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Recent patterns and mechanisms of carbon exchange by terrestrial ecosystems

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Recent patterns and mechanisms of carbon exchange by terrestrial ecosystems. / Schimel, DS; House, JI; Hibbard, KA; Bousquet, P; Ciais, P; Peylin, P; Braswell, BH; Apps, MJ; Baker, D; Bondeau, A; Canadell, J; Churkina, G; Cramer, W; Denning, AS; Field, CB; Friedlingstein, P; Goodale, C; Heimann, M; Houghton, RA; Melillo, JM; Moore, B; Murdiyarso, D; Noble, MA; Pacala, SW; Prentice, IC; Raupach, MR; Rayner, PJ; Scholes, RJ; Steffen, WL; Wirth, C.

In: Nature, Vol. 414, No. 6860, 08.11.2001, p. 169-172.

Research output: Contribution to journalArticle

Harvard

Schimel, DS, House, JI, Hibbard, KA, Bousquet, P, Ciais, P, Peylin, P, Braswell, BH, Apps, MJ, Baker, D, Bondeau, A, Canadell, J, Churkina, G, Cramer, W, Denning, AS, Field, CB, Friedlingstein, P, Goodale, C, Heimann, M, Houghton, RA, Melillo, JM, Moore, B, Murdiyarso, D, Noble, MA, Pacala, SW, Prentice, IC, Raupach, MR, Rayner, PJ, Scholes, RJ, Steffen, WL & Wirth, C 2001, 'Recent patterns and mechanisms of carbon exchange by terrestrial ecosystems', Nature, vol. 414, no. 6860, pp. 169-172. https://doi.org/10.1038/35102500

APA

Schimel, DS., House, JI., Hibbard, KA., Bousquet, P., Ciais, P., Peylin, P., ... Wirth, C. (2001). Recent patterns and mechanisms of carbon exchange by terrestrial ecosystems. Nature, 414(6860), 169-172. https://doi.org/10.1038/35102500

Vancouver

Schimel DS, House JI, Hibbard KA, Bousquet P, Ciais P, Peylin P et al. Recent patterns and mechanisms of carbon exchange by terrestrial ecosystems. Nature. 2001 Nov 8;414(6860):169-172. https://doi.org/10.1038/35102500

Author

Schimel, DS ; House, JI ; Hibbard, KA ; Bousquet, P ; Ciais, P ; Peylin, P ; Braswell, BH ; Apps, MJ ; Baker, D ; Bondeau, A ; Canadell, J ; Churkina, G ; Cramer, W ; Denning, AS ; Field, CB ; Friedlingstein, P ; Goodale, C ; Heimann, M ; Houghton, RA ; Melillo, JM ; Moore, B ; Murdiyarso, D ; Noble, MA ; Pacala, SW ; Prentice, IC ; Raupach, MR ; Rayner, PJ ; Scholes, RJ ; Steffen, WL ; Wirth, C. / Recent patterns and mechanisms of carbon exchange by terrestrial ecosystems. In: Nature. 2001 ; Vol. 414, No. 6860. pp. 169-172.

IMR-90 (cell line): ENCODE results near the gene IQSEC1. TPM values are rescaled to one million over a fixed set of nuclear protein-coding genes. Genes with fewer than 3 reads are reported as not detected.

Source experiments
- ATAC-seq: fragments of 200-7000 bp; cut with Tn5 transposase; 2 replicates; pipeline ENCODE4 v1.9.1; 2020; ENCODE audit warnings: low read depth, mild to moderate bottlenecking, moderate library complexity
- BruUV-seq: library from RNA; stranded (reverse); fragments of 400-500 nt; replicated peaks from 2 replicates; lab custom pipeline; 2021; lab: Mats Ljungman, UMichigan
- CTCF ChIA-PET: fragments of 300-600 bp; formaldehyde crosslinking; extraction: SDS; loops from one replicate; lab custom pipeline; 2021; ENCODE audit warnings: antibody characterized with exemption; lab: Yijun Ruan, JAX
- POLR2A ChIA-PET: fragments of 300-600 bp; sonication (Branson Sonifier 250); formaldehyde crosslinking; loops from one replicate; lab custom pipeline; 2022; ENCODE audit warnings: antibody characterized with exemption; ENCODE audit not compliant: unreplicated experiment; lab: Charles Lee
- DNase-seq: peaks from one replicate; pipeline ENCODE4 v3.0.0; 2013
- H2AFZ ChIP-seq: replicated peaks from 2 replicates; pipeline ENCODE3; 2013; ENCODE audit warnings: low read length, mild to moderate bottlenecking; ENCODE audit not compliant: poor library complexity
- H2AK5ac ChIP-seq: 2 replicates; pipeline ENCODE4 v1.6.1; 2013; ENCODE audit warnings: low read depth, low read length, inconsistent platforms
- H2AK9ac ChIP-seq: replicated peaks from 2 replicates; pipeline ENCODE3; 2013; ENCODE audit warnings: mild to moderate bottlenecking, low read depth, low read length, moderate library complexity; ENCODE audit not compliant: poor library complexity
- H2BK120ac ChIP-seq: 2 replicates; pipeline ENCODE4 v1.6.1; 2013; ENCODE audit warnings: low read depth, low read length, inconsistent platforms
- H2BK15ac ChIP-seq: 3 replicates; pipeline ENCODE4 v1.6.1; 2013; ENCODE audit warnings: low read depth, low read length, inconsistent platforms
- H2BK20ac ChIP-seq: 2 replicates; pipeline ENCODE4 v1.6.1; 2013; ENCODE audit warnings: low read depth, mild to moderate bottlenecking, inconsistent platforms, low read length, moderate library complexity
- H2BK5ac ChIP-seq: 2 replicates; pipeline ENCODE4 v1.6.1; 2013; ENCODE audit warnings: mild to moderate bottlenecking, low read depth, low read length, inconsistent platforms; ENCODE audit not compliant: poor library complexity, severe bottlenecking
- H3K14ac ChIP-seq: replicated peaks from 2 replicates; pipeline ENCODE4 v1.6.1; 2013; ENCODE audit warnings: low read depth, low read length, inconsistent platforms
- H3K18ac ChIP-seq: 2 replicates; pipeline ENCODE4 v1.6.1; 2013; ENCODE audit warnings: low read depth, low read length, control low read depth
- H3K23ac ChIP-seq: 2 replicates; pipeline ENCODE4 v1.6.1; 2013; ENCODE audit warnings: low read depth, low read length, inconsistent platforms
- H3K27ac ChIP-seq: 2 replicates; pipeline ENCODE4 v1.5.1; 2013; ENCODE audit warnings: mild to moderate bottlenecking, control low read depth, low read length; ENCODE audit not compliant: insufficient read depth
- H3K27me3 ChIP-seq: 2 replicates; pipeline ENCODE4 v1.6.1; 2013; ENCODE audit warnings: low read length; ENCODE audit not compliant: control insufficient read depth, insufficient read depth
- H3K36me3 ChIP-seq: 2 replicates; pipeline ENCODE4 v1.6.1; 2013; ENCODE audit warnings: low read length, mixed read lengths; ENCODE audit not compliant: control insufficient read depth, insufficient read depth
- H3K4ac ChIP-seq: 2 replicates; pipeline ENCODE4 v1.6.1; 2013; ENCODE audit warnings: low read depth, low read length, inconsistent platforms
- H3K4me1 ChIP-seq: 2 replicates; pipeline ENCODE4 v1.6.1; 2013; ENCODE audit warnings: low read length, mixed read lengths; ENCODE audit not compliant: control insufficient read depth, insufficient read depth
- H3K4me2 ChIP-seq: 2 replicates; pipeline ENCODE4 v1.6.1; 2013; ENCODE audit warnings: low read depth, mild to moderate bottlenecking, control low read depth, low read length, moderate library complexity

Bibtex

@article{95a4dfdb2ac847fa833deb98d2520455,
title = "Recent patterns and mechanisms of carbon exchange by terrestrial ecosystems",
abstract = "Knowledge of carbon exchange between the atmosphere, land and the oceans is important, given that the terrestrial and marine environments are currently absorbing about half of the carbon dioxide that is emitted by fossil-fuel combustion. This carbon uptake is therefore limiting the extent of atmospheric and climatic change, but its long-term nature remains uncertain. Here we provide an overview of the current state of knowledge of global and regional patterns of carbon exchange by terrestrial ecosystems. Atmospheric carbon dioxide and oxygen data confirm that the terrestrial biosphere was largely neutral with respect to net carbon exchange during the 1980s, but became a net carbon sink in the 1990s. This recent sink can be largely attributed to northern extratropical areas, and is roughly split between North America and Eurasia. Tropical land areas, however, were approximately in balance with respect to carbon exchange, implying a carbon sink that offset emissions due to tropical deforestation. The evolution of the terrestrial carbon sink is largely the result of changes in land use over time, such as regrowth on abandoned agricultural land and fire prevention, in addition to responses to environmental changes, such as longer growing seasons, and fertilization by carbon dioxide and nitrogen. Nevertheless, there remain considerable uncertainties as to the magnitude of the sink in different regions and the contribution of different processes.",
keywords = "ATMOSPHERIC CO2, INTERANNUAL VARIABILITY, DIOXIDE, FLUXES, MODELS, LAND, TEMPERATURE, BIOMASS, FORESTS, BUDGET",
author = "DS Schimel and JI House and KA Hibbard and P Bousquet and P Ciais and P Peylin and BH Braswell and MJ Apps and D Baker and A Bondeau and J Canadell and G Churkina and W Cramer and AS Denning and CB Field and P Friedlingstein and C Goodale and M Heimann and RA Houghton and JM Melillo and B Moore and D Murdiyarso and MA Noble and SW Pacala and IC Prentice and MR Raupach and PJ Rayner and RJ Scholes and WL Steffen and C Wirth",